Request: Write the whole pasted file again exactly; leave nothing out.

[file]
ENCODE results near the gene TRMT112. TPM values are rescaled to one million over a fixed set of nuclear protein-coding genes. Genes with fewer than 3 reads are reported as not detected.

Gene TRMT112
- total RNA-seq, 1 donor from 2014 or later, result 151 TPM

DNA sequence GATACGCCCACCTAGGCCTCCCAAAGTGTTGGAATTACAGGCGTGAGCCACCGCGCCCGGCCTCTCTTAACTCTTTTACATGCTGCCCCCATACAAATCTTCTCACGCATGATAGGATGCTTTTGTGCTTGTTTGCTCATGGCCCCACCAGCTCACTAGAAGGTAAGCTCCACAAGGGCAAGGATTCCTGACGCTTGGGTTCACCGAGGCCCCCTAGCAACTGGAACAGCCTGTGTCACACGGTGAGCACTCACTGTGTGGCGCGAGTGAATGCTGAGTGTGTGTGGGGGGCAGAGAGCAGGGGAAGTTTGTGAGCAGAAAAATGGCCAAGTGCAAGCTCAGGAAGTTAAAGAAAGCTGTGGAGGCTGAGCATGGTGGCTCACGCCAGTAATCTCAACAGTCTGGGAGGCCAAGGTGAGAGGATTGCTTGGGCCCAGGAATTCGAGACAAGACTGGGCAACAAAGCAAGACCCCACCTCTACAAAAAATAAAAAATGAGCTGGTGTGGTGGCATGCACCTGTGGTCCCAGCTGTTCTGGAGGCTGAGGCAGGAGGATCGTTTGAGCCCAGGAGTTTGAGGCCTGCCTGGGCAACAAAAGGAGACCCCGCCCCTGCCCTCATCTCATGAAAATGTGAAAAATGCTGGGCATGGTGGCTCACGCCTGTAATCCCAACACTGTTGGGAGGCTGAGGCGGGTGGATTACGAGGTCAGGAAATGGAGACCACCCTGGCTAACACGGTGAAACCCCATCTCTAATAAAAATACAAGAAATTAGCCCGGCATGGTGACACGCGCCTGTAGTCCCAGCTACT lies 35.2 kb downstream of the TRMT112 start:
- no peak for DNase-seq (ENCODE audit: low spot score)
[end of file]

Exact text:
ENCODE results near the gene TRMT112. TPM values are rescaled to one million over a fixed set of nuclear protein-coding genes. Genes with fewer than 3 reads are reported as not detected.

Gene TRMT112
- total RNA-seq, 1 donor from 2014 or later, result 151 TPM

DNA sequence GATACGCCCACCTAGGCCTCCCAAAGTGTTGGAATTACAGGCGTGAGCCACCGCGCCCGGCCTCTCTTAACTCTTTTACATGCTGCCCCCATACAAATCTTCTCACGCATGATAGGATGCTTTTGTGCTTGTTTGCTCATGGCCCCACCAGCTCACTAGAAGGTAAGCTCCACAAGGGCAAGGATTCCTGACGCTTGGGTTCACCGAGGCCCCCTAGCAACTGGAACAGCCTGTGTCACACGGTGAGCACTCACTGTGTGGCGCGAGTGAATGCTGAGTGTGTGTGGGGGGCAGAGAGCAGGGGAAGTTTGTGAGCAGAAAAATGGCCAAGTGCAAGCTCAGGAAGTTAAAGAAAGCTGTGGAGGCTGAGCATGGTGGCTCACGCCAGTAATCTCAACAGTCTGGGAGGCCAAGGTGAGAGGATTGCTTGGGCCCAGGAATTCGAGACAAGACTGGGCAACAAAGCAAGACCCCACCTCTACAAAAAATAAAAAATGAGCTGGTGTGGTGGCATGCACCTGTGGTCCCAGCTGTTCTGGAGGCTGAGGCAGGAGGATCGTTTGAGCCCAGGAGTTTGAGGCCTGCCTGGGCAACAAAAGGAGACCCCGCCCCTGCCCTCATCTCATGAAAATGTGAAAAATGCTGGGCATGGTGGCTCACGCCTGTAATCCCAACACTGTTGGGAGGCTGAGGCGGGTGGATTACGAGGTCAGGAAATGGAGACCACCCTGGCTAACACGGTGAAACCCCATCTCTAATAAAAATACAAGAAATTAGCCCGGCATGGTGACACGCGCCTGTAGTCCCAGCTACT lies 35.2 kb downstream of the TRMT112 start:
- no peak for DNase-seq (ENCODE audit: low spot score)